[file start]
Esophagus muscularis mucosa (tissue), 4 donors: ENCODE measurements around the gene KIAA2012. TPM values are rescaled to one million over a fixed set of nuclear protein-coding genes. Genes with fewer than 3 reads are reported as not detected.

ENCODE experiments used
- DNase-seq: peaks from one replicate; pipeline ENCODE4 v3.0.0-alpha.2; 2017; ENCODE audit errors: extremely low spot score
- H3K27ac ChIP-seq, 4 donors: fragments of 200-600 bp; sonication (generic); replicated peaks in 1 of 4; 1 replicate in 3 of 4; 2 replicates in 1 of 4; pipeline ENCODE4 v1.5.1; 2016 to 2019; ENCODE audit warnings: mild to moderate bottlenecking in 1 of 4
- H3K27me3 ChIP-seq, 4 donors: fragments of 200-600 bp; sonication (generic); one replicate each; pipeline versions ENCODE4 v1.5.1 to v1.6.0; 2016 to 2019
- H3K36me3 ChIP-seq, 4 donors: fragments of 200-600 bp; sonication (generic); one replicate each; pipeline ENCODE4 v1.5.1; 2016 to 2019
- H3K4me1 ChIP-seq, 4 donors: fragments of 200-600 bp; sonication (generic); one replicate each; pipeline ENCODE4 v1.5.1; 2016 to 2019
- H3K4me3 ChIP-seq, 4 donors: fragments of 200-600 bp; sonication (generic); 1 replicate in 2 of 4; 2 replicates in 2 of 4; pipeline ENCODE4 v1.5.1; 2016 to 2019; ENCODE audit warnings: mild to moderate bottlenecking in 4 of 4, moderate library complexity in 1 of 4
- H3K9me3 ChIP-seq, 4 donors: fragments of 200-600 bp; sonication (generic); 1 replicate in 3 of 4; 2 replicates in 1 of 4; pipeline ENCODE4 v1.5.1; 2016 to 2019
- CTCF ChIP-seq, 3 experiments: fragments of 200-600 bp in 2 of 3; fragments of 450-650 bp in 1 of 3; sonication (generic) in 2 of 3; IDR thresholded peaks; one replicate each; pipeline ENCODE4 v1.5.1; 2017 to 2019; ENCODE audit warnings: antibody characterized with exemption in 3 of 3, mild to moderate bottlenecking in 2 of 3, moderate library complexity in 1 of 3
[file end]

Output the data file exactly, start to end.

Esophagus muscularis mucosa (tissue), 4 donors: ENCODE measurements around the gene KIAA2012. TPM values are rescaled to one million over a fixed set of nuclear protein-coding genes. Genes with fewer than 3 reads are reported as not detected.

ENCODE experiments used
- DNase-seq: peaks from one replicate; pipeline ENCODE4 v3.0.0-alpha.2; 2017; ENCODE audit errors: extremely low spot score
- H3K27ac ChIP-seq, 4 donors: fragments of 200-600 bp; sonication (generic); replicated peaks in 1 of 4; 1 replicate in 3 of 4; 2 replicates in 1 of 4; pipeline ENCODE4 v1.5.1; 2016 to 2019; ENCODE audit warnings: mild to moderate bottlenecking in 1 of 4
- H3K27me3 ChIP-seq, 4 donors: fragments of 200-600 bp; sonication (generic); one replicate each; pipeline versions ENCODE4 v1.5.1 to v1.6.0; 2016 to 2019
- H3K36me3 ChIP-seq, 4 donors: fragments of 200-600 bp; sonication (generic); one replicate each; pipeline ENCODE4 v1.5.1; 2016 to 2019
- H3K4me1 ChIP-seq, 4 donors: fragments of 200-600 bp; sonication (generic); one replicate each; pipeline ENCODE4 v1.5.1; 2016 to 2019
- H3K4me3 ChIP-seq, 4 donors: fragments of 200-600 bp; sonication (generic); 1 replicate in 2 of 4; 2 replicates in 2 of 4; pipeline ENCODE4 v1.5.1; 2016 to 2019; ENCODE audit warnings: mild to moderate bottlenecking in 4 of 4, moderate library complexity in 1 of 4
- H3K9me3 ChIP-seq, 4 donors: fragments of 200-600 bp; sonication (generic); 1 replicate in 3 of 4; 2 replicates in 1 of 4; pipeline ENCODE4 v1.5.1; 2016 to 2019
- CTCF ChIP-seq, 3 experiments: fragments of 200-600 bp in 2 of 3; fragments of 450-650 bp in 1 of 3; sonication (generic) in 2 of 3; IDR thresholded peaks; one replicate each; pipeline ENCODE4 v1.5.1; 2017 to 2019; ENCODE audit warnings: antibody characterized with exemption in 3 of 3, mild to moderate bottlenecking in 2 of 3, moderate library complexity in 1 of 3